I will say that it’s really nice being married.  When I was single and sick I had to take care of the animals no matter what.  I remember feeling quite ill and sitting in the pasture crying because I didn’t have the energy to walk and no one to help me and the animals needed to be fed.  I felt so alone.  Now I have Tom who has taken care of the animals every day this week except Wednesday.  This morning I woke up early because I couldn’t breathe well.  After I got my breathing under control I noticed it was raining.  Tom was still asleep so I decided to bring the goats in from the blackberry patch.  Tom woke up while I was doing this and shot this photo- pretty cute, huh?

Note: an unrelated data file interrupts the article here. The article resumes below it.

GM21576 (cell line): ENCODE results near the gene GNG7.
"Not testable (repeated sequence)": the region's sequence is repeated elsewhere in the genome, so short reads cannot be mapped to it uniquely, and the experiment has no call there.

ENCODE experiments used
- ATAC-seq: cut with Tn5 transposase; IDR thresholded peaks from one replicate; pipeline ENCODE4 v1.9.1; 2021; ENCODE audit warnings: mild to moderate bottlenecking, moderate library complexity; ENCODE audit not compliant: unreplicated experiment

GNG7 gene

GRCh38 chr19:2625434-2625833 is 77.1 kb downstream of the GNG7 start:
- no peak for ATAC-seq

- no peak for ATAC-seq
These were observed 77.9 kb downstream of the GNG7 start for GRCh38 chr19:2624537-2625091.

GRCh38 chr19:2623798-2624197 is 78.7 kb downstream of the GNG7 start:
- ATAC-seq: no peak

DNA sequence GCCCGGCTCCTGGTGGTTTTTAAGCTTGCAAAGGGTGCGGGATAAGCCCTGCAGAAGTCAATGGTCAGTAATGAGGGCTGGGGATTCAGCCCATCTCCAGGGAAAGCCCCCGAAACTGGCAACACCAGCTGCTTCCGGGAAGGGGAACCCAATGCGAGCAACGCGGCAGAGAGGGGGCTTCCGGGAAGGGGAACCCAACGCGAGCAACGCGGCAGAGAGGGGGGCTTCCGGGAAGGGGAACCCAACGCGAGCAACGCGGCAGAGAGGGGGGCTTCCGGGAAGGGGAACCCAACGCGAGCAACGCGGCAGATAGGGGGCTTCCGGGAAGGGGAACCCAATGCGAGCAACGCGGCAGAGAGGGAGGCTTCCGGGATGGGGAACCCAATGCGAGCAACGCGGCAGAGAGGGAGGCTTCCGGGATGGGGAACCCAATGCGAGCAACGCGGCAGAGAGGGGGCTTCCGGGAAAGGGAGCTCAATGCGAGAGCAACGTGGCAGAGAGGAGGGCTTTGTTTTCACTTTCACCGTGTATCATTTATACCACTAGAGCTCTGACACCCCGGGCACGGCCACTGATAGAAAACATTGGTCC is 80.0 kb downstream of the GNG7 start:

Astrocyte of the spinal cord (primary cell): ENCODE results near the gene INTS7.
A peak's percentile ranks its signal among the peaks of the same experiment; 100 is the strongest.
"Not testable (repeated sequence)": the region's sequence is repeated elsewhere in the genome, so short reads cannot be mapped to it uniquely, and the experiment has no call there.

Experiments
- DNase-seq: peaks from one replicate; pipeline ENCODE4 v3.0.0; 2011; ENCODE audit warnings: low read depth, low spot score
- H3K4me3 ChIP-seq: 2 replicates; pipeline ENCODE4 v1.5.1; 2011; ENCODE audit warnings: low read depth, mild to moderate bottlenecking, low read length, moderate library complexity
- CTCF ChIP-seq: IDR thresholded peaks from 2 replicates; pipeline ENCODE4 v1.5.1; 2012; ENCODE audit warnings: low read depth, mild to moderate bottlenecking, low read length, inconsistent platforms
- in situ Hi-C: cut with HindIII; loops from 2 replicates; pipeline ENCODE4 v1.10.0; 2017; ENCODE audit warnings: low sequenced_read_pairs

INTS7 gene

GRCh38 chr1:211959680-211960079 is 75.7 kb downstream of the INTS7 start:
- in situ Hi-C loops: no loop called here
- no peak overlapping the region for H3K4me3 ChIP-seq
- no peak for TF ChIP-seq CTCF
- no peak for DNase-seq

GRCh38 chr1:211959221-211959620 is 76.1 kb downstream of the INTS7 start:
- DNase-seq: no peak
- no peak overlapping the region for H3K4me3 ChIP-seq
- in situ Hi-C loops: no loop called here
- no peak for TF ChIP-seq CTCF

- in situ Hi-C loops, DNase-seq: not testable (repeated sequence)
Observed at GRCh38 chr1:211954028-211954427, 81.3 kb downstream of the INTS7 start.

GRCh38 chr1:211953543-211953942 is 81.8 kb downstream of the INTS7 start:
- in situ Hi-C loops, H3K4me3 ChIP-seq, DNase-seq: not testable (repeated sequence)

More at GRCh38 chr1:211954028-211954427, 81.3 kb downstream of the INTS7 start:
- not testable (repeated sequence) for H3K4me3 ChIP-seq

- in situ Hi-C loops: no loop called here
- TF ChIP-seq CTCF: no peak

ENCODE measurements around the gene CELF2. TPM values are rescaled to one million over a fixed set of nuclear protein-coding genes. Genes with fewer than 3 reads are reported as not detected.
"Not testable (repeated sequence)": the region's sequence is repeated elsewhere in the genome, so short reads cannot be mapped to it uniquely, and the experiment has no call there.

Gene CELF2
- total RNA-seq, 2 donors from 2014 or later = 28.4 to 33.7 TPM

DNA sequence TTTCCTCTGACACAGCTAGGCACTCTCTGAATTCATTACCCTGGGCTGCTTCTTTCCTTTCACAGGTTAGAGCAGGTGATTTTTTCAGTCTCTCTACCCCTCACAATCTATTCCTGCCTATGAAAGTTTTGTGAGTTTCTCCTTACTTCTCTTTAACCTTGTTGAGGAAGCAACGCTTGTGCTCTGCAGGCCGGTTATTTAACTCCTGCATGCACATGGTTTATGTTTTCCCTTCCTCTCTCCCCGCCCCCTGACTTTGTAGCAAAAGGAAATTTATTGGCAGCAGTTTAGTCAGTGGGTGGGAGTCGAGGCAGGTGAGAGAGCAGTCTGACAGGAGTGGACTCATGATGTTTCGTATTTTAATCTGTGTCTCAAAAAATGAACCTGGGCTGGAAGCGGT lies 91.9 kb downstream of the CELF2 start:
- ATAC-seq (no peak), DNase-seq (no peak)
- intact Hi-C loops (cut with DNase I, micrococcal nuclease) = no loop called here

May Tenth:I’m finally feeling better and can get off my butt for the first time in days.  I moved the electric net fencing onto a new patch of blackberries.  I pulled 4 goats kids from their mothers and put them in a pen to wean them before they go to their new homes this weekend.  The two does that now have been weaned were added to the usual goat herd and moved onto the blackberries.  The goats sure loved to eat blackberry leaves.  Then I moved the lambs with their ewes onto the pasture.  The lambs are racing around the pasture- kicking up their heels and really enjoying their new found freedom.  It’s a real joy to watch.

Wednesday the seventeenth of May: